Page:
LINCOLN– Chief Justice Mike Heavican discussed the Nebraska Judicial Branch’s response to the pandemic as well as community access to justice initiatives in his annual State of the Judiciary address Jan 21.
“Because of our Constitution’s dictate and because of our courts’ vital role in society, we have taken the measures necessary to remain open safely, providing uninterrupted access to justice,” Heavican said.
Heavican highlighted the steps the Nebraska Judicial Branch has taken to operate safely. According to Heavican, emergency-preparedness planning began in 2019 when the courts hosted a national planning session with the University of Nebraska Medical Center in Omaha.
“Having that opportunity to discuss with experts the potential for a pandemic allowed us to transition quickly when COVID-19 struck,” Heavican said.
Each court and probation office created an Emergency Preparedness Plan. They conducted educational webinars, distributed personal protective equipment and transitioned meetings to Zoom, allowing the courts to continue to conduct business, including jury trials.
To operate remotely, the courts also expanded their use of Facebook, Twitter and eFiling. A podcast series titled “Your Nebraska Judicial Branch” was also established to share information about judicial branch projects. The Judicial Branch website remains the primary source for accessing judicial branch information.
“We would not have had the ability to rapidly respond to the pandemic if the courts had not built a strong technological foundation over the past decade,” Heavican said.
The Judicial Branch is also taking initiatives to promote access to justice, civic education and public outreach, Heavican said. It recently began a Racial Equity Initiative through the Access to Justice Commission. The initiative is intended to determine equal access deficiencies in the courts through surveys, a focus group and larger public-listening sessions.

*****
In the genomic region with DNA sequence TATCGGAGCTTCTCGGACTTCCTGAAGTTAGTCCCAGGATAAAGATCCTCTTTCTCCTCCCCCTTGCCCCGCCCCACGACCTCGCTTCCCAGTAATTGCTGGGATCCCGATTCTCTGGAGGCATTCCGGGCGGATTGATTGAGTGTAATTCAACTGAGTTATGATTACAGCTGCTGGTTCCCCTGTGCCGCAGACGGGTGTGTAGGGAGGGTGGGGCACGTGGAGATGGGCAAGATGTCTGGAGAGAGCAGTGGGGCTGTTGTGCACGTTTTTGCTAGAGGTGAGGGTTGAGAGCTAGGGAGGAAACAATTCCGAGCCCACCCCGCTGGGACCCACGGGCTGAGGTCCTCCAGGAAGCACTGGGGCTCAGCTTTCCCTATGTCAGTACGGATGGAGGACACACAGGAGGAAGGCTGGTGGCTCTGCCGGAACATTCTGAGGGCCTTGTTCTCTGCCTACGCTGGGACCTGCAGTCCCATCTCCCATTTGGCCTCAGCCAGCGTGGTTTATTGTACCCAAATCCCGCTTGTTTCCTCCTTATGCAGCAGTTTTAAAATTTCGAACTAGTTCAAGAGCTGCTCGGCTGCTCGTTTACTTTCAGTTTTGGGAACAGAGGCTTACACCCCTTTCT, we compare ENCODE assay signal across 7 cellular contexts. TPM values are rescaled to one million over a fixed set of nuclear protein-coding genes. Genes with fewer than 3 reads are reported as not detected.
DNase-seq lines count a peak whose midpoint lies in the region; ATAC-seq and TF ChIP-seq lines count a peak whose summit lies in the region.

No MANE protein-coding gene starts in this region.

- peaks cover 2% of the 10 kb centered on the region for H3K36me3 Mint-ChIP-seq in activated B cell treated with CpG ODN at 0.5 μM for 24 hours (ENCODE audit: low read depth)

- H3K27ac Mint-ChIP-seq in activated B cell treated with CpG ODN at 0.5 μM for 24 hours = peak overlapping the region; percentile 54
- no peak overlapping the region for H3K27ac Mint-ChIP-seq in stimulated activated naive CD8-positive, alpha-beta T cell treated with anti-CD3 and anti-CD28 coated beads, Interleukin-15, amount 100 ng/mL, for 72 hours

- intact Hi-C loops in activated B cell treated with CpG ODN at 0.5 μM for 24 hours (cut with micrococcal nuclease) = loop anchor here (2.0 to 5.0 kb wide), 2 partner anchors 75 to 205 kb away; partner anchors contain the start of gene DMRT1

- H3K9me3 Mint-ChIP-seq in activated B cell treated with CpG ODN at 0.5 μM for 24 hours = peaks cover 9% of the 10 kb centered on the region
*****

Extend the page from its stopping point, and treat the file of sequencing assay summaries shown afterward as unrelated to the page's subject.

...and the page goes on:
“There is no place in our court system for racial discrimination or inequality,” Heavican said.
The Language Access Program is another important component of providing access to justice in Nebraska courts, Heavican said. The program provided remote interpreting services through phone and video platforms and interpreted 47 different languages over the last year.
The probation program coordinators also adjusted their services amidst the pandemic. Probation meetings took place outdoors or virtually. Traditional breath or urine tests became oral swabs and sweat patches.
“No Judicial Branch program is more important to Nebraska taxpayers than our adult and juvenile probation services,” Heavican said.
Probation is cost affordable and effective, according to Heavican. An adult’s tendency to re-offend has decreased by 17% from 2010, and the numbers in the juvenile justice system have decreased by 18% this past year.
Heavican also discussed the growing demand for public guardian services as the state’s population ages. There is a statewide waiting list, he said.
Even though the pandemic changed the way many Judicial Branch services operated, Heavican thanked the program’s “everyday heroes” in courts, probation offices and the Office of Public Guardian.
“Our court family is essential in every sense of the word. Our courts are safely open, providing uninterrupted access to justice for all Nebraskans,” Heavican said.